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Fausset's Bible Dictionary
Galilee from galil . "A circle" or "circuit" around Kedesh Naphtali, in which lay the 20 towns given by Solomon to Hiram, king of Tyre, in payment for his having conveyed timber from Lebanon to Jerusalem (Joshua 20:7; 1 Kings 9:11). The northern part of Naphtali (which lay N. of Zebulun) was inhabited by a mixed race of Jews and Gentiles of the bordering Phoenician race (Judges 1:30; 1 Kings 9:11). Tiglath Pileser carried away captive its Israelite population to Assyria; then Esarhaddon colonized it with pagan (2 Kings 15:29; 2 Kings 17:24; Ezra 4:2; Ezra 4:10). Hence called (Isaiah 9:1) "Galilee of the nations," or "Gentiles" (Matthew 4:13; Matthew 4:15-16). During and after the captivity the Gentile element became the preponderating population, and spread widely; and the province included in our Lord's days all the ancient Issachar, Zebulun, Asher, and Naphtali.
The most northerly of the three provinces of Palestine, namely, Galilee, Samaria, Judaea (John 4:3-4; Luke 17:11; Acts 9:31). Galilee's Gentile character caused the southern Jews of purer blood to despise it (John 1:46; John 7:52); but its very darkness was the Lord's reason for vouchsafing to it more of the light of His presence and ministry than to self-satisfied and privileged Judaea. There He first publicly preached, in Nazareth synagogue. From it came His apostles (Acts 1:11; Acts 2:7); foretold in Deuteronomy 33:18-19; Deuteronomy 33:23. Compare on Pentecost Acts 2:7; Psalms 68:27-28. Jerusalem, the theocratic capital, might readily have known Messiah; to compensate less favored Galilee He ministered mostly there. Galilee's debasement made its people feel their need of the Savior, a feeling unknown to the self right. cons Jews (Matthew 9:13).
"The Light to lighten the Gentiles, and the Glory of His people Israel," appropriately ministered on the border land between Israel and the Gentiles, still on Israel's territory, to which He was primarily sent (Matthew 15:24). Places and persons despised of men are honored of God. The region the first to be darkened by the Assyrian invasion was cheered by the prophet's assurance that it should be the first enlightened by Immanuel (1 Corinthians 1:27-29). Its population being the densest of any part of Palestine, and its freedom from priestly and pharisaic prejudice, were additional grounds for its receiving the larger share of His ministry. It was bounded on the W. by the region of Ptolemais (Acre), namely, the plain of Akka to the foot of Carmel. The Jordan, the sea of Galilee, lake Huleh, and the spring at Dan, was the eastern border. The northern boundary reached from Dan westward to Phoenicia (Luke 8:26).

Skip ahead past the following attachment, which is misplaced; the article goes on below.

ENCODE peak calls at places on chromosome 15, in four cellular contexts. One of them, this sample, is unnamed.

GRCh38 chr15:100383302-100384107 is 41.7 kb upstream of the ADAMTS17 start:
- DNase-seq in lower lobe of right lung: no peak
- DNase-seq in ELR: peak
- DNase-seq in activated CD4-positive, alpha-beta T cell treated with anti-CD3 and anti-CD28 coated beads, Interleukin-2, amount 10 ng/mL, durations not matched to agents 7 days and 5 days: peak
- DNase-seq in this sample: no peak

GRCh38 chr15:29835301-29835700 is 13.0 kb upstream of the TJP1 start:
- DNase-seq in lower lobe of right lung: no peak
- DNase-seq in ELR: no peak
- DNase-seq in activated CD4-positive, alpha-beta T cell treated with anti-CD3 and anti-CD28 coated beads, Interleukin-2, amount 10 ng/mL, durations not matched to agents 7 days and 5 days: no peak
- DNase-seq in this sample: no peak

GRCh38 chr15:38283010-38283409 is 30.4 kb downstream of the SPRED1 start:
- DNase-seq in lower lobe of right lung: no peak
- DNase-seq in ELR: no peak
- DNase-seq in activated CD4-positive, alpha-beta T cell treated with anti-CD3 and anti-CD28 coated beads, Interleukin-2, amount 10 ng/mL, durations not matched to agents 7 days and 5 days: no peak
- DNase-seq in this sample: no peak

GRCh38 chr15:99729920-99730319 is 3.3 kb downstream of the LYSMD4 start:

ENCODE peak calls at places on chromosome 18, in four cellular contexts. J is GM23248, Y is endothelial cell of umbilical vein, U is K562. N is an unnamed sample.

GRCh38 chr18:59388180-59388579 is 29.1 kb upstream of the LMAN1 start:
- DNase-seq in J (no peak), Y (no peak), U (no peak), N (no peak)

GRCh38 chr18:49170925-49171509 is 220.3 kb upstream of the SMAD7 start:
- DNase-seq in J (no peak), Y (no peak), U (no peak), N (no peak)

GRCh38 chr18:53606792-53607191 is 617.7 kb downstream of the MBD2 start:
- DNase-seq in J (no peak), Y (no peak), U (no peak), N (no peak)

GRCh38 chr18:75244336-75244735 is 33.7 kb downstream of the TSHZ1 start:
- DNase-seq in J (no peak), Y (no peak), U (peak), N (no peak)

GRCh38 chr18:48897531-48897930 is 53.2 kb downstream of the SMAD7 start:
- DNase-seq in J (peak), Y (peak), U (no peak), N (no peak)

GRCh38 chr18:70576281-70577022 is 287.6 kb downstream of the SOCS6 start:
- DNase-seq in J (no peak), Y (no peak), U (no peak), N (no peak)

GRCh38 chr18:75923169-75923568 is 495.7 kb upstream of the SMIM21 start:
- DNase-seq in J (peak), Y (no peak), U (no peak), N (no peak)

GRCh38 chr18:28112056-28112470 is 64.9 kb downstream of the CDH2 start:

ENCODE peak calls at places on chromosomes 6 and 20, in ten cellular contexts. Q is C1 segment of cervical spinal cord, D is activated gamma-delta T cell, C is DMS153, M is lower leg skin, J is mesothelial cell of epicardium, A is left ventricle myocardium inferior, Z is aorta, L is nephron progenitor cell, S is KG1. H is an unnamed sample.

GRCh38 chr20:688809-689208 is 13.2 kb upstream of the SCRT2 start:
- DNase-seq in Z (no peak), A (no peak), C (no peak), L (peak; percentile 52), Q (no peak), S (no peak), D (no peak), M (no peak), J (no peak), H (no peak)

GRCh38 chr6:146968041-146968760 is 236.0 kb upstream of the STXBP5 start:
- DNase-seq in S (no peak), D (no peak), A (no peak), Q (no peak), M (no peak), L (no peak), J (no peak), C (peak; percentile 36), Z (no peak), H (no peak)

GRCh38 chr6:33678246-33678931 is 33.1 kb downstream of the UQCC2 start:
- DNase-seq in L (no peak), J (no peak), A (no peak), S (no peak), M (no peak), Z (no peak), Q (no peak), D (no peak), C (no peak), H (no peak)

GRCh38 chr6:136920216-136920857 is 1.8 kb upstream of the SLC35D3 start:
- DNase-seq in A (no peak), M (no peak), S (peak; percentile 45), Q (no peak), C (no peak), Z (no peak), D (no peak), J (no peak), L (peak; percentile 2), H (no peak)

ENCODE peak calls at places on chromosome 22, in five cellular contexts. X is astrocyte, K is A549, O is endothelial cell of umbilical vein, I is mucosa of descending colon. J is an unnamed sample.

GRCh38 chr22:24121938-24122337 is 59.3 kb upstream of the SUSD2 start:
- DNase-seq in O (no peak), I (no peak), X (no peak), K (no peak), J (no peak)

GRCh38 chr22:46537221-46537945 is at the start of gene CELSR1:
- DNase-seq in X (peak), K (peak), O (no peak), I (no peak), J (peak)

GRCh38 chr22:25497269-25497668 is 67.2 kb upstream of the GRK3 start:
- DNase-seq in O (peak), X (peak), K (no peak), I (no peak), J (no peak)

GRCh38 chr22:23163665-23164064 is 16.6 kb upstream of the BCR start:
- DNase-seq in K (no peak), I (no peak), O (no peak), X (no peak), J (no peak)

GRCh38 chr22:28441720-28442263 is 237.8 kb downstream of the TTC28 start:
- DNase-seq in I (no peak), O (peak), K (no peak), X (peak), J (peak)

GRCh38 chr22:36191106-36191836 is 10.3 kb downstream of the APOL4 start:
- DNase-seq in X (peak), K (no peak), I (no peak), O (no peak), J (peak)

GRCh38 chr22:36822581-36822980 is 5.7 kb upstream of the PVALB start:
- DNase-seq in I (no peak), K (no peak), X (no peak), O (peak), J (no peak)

The southern border ran along the base of Carmel and the Samaritan hills to mount Gilboa, then along the valley of Jezreel by Scythopolis (Bethshean) to Jordan. Probably the cleansing of the ten lepers took place near Jenin, the border town of Galilee toward Samaria, near the S. of the sea of Galilee. Jebel Jermuk is the highest mountain, 4,000 ft. above the sea. There were two divisions:
I. Lower Galilee was the whole region from the plain of Akka on the W. to the lake of Galilee on the E., including the rich plain of Esdraelon, the heritage of Issachar, who submitted to servitude, to "tribute," for the sake of the rich plenty that accompanied it (Genesis 49:14-15; Deuteronomy 33:18). "Rejoice Zebulun in thy going out (thy mercantile enterprises by sea and fishing in the lake of Galilee), and Issachar in thy tents (in thy inland prosperity, agriculture and home comforts) they shall suck of the abundance of the seas (the riches of the sea in general, and the purple dye extracted from the murex here) and of treasures hid in the sand" (the sand of these coasts being especially valuable for manufacturing glass, a precious thing anciently: Job 28:17).